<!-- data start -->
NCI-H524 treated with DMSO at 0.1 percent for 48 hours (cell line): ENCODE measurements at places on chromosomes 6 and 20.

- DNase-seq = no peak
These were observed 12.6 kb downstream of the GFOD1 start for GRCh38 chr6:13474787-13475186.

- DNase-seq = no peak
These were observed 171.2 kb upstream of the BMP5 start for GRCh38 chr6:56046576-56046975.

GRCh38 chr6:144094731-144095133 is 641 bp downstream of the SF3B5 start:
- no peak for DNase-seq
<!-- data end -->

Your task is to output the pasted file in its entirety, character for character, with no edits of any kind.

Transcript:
NCI-H524 treated with DMSO at 0.1 percent for 48 hours (cell line): ENCODE measurements at places on chromosomes 6 and 20.

- DNase-seq = no peak
These were observed 12.6 kb downstream of the GFOD1 start for GRCh38 chr6:13474787-13475186.

- DNase-seq = no peak
These were observed 171.2 kb upstream of the BMP5 start for GRCh38 chr6:56046576-56046975.

GRCh38 chr6:144094731-144095133 is 641 bp downstream of the SF3B5 start:
- no peak for DNase-seq